As I expected before doing such a 'dangerous' thing, starting a topic here in bitcointalk about a flaw in SegWit, the first stage is denial. Guys come here denying any flaw, although it is a natural consequence of the so-called scaling debate, but does not help by any means.

SegWit is nothing more than a hack, a protocol manipulation. We have always good hacks and  bad hacks. For a hack to be classified as good it is definitively not enough to possess good intention and being brilliant. It should have a good support and maintainability as well. Enthusiasm is a good hack killer because it turns it to a rigid piece of code which is not just able to catch up.

As of Segregated Witness it is damn good hack. It solves a lot of problems and malleability challenges, it improves bitcoin scalability and people who are opposing this upgrade are just not constructive. But solving so many problems always has a cost: producing new problems, It is just about trade-off.

The SW's legal flaw problem,I have started this topic about, is not a big deal, by any measure and it is a remarkable achievement   to solve and/or improve so many problems with such a small cost. But the flaw should be fixed like any other flaws in a monetary system.

I strongly recommend instead of denying everything and claiming perfection like some junior programmers obsessed with Satoshi legend, people should better just grow up and observe that there is not and will be not any perfection in the world of programming. It is just about evolution through improvements.

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June 29, 2017, 06:10:52 AM
 #11

Quote
Craig Wright: he officially gave up being Satoshi, it is more than enough to leave him alone to rest in peace.
NChain: Who is he?
LOL.  No he didn't.  He's still pretending to be Satoshi. He created a nchain to spread his fraud-- including these absurd attacks on segwit, fraudulent patent threats and so on-- to a larger audience.  It's an nchain propaganda piece that you " Recently [...] read" and are repeating.

I guess, u mean this - http://www.coindesk.com/the-risks-of-bitcoins-segregated-witness-problems-under-us-contract-law/

Note that, Jimmy Nguyen is chief intellectual property, communications and legal officer for nChain. Interestingly, Jimmy Nguyen is Vietnamese and Craig Wright's Tulip Trust trustee was a Vietnamese lady Uyen T. Nguyen. Rings bell? Wink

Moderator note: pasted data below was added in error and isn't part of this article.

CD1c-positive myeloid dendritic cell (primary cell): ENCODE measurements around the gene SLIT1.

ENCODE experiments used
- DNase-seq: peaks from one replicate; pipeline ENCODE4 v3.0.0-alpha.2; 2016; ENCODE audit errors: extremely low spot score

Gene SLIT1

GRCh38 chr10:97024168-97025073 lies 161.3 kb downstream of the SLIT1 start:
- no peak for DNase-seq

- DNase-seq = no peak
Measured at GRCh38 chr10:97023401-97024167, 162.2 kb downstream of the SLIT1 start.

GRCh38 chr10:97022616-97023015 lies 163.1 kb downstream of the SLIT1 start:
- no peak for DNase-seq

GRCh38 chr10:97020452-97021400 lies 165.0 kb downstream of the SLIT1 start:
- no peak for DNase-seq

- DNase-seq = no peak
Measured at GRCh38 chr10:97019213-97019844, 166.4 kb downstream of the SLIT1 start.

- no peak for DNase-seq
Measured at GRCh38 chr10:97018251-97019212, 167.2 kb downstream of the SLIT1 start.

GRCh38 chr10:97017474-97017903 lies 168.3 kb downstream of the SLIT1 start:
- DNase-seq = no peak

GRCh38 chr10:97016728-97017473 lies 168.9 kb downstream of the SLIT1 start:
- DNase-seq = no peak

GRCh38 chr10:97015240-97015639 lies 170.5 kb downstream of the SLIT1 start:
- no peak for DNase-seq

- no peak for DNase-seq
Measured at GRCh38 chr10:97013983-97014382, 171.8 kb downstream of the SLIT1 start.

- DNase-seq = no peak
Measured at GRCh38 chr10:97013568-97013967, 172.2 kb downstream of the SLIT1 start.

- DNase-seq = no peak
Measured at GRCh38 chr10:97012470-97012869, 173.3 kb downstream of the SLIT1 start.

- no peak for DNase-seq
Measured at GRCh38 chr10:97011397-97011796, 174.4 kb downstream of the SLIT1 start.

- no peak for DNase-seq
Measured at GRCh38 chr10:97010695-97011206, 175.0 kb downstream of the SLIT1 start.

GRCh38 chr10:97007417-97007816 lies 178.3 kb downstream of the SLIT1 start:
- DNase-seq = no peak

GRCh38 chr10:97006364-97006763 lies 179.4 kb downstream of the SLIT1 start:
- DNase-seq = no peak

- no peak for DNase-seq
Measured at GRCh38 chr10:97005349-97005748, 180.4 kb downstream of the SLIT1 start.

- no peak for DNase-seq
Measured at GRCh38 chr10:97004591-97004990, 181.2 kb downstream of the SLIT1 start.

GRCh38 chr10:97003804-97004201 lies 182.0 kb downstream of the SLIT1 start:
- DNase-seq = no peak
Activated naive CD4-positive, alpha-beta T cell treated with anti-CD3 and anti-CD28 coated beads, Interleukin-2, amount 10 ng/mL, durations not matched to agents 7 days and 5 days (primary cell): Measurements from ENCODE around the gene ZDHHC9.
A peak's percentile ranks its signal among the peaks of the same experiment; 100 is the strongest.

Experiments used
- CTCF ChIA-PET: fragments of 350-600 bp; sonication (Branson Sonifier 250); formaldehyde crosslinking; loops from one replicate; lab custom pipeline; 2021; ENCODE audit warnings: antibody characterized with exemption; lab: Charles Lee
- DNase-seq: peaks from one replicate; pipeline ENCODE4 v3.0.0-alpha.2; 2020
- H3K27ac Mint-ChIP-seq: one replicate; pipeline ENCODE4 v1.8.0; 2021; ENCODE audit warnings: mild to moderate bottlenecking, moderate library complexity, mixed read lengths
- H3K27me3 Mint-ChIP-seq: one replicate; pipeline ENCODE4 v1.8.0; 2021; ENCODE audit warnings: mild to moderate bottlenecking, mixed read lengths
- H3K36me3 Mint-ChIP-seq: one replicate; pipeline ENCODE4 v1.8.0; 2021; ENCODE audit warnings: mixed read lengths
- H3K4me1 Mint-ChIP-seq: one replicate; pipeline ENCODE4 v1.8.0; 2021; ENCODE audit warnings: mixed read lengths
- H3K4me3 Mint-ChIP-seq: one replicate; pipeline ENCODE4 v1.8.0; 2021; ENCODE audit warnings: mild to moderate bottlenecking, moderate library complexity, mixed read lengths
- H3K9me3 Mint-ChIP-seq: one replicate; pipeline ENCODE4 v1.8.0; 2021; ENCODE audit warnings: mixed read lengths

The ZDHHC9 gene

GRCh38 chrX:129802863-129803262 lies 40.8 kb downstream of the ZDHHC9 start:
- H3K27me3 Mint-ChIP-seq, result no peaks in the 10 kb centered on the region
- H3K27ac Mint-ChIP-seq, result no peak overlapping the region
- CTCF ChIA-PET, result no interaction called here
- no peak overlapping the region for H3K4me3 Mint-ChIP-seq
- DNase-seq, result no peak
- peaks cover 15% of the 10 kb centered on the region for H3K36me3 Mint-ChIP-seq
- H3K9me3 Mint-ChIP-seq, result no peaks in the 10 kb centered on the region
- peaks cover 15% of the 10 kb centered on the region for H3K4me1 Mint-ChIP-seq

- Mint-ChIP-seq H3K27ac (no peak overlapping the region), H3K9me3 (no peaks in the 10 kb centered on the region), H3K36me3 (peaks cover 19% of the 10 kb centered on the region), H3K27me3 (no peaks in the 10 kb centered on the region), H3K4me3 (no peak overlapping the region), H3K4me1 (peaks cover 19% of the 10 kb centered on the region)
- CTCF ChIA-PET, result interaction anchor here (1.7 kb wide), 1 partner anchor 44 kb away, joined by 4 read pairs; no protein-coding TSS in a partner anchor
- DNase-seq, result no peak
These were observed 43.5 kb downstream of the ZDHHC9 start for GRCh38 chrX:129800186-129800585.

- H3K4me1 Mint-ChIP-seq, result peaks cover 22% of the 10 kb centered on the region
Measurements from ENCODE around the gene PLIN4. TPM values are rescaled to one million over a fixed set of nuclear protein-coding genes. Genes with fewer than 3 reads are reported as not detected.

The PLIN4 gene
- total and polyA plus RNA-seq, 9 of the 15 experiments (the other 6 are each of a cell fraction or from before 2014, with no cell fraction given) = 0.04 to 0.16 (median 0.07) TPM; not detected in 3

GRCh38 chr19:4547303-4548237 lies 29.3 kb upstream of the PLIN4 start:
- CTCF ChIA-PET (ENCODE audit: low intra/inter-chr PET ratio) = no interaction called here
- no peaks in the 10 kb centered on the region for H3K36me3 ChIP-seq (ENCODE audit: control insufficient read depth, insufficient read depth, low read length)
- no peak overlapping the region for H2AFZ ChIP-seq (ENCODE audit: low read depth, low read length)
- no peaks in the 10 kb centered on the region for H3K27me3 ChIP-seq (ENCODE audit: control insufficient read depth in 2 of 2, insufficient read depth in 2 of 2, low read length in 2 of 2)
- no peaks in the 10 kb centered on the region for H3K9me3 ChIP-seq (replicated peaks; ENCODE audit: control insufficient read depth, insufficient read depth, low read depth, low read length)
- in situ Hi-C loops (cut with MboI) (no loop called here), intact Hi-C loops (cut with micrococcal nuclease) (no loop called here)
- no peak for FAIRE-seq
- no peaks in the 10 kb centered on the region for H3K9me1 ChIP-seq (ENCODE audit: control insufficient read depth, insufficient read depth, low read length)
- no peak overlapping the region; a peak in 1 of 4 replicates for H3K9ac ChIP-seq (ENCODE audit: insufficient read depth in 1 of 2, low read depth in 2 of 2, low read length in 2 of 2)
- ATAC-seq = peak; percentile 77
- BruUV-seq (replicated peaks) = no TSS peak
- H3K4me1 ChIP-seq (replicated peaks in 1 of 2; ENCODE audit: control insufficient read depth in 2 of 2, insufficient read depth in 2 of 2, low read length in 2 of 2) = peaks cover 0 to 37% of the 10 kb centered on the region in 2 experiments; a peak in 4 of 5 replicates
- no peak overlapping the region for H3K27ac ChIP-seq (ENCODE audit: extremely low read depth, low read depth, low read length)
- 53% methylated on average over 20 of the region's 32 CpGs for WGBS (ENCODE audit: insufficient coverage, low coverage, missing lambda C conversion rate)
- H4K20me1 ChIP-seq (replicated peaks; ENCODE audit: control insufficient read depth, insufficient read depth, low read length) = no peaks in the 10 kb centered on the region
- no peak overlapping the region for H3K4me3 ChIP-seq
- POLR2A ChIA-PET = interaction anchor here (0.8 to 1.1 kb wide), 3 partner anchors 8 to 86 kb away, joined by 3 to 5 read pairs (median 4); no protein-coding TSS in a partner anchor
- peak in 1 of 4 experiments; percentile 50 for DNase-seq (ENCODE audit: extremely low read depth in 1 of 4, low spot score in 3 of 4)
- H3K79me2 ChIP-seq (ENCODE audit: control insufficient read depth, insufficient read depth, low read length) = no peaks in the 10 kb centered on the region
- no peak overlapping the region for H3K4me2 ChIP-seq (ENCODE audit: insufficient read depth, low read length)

I like building connections myself but I can't see how two Vietnamese can be linked to each other other than their citizenship. Nguyen is as common a name in Vietnam as Mohamad is in the Middle East. Speaking of Vietnamese links, I've noticed quite a few alts being launched with a handy number of Vietnamese women named on their teams. Enjoying the Mr. Wright spillover?

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June 29, 2017, 03:32:07 PM
 #12

I strongly ask you to avoid off-topic discussions and start another thread if you find your story very important or at least a little funny.

P.S.  It is not!

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June 29, 2017, 04:05:09 PM
 #13

Obviously, I am not among the guys who think SW is bulletproof or a  perfect and exceptional piece of software (I doubt such a 'thing' ever exists) and I feel it is time to go forward by accepting the flaw I have started this thread about, SW's legal flaw and discussing the possible fixes.

But I just wait a little more before sharing my basic idea about how this can be fixed, because it is hard to imagine, sooner or later, @Gmaxwell (with his special style of commenting  Wink )won't show up here denying the existence of such a flaw at all Undecided

So we keep the tempo slow beat and just wait. Be patient Smiley

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June 29, 2017, 05:17:07 PM
Last edit: June 29, 2017, 05:27:35 PM by Pieter Wuille
 #14

Let's take a moment and chew it: Current light clients can't check UTXO and prevent double spends, post-SegWit 'semi-ligh' clients can.

The only thing the 'SegWit semi-ligh' client you describe can do is verify that no historical inflation occurred. It cannot be used to verify incoming SegWit payments in a meaningful way beyond what a light client today can do, so it's useless for any economically relevant entity to rely upon.

It is how SegWit encourages this kind of nodes and leaves no incentive to remain a prehistoric fat and resource consuming dinosaur. Clear?

Perfectly clear, but I disagree. Nodes can already prune history, and I think in the future nearly every node will. This does not impact security, as they still download and verify everything. If you feel like running a 'semi-ligh' node which is basically useless, still needs to maintain the full UTXO set (likely the largest resource cost of running a node in the near future), and in return only get a small constant factor of bandwidth reduction, be my guest.

That 'only' difference is a huge one Roll Eyes  Roll Eyes

No, it's a technicality. The same data is still committed to in the wtxid. It's just moved.

When something is discarded from SHA2 process and txId, it is no longer necessary for validating the integrity  of the hashing process and the block header

This is wrong. The witnesses are committed to by the wtxid, which are included in the witness merkle tree, which is committed to by the coinbase, which contributes to the block header.

You cannot change a witness and expect a block to still be valid, except to your pointless 'semi-ligh' node.

and we just need UTXO to check double spend and become a full node
 ... Oops! we got a validator node (in your terminology) without any obligation to store the signatures for future use.

Again, nodes already don't have any obligation to store signatures (or anything) for future use.

I do Bitcoin stuff.
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June 29, 2017, 08:28:30 PM
 #15

This is an unfortunate for me that I live in a very different time zone and right now I'm truly too exhausted to continue this discussion, but will do my best. After all it is a surprise for me that besides @GMaxwell one of the most celeberated contributers of SegWit, @Pieter Wuille , the inventor, simply does not admit that his proposal, which is going to be lunched (hopefully) in few weeks is simply about:

Quote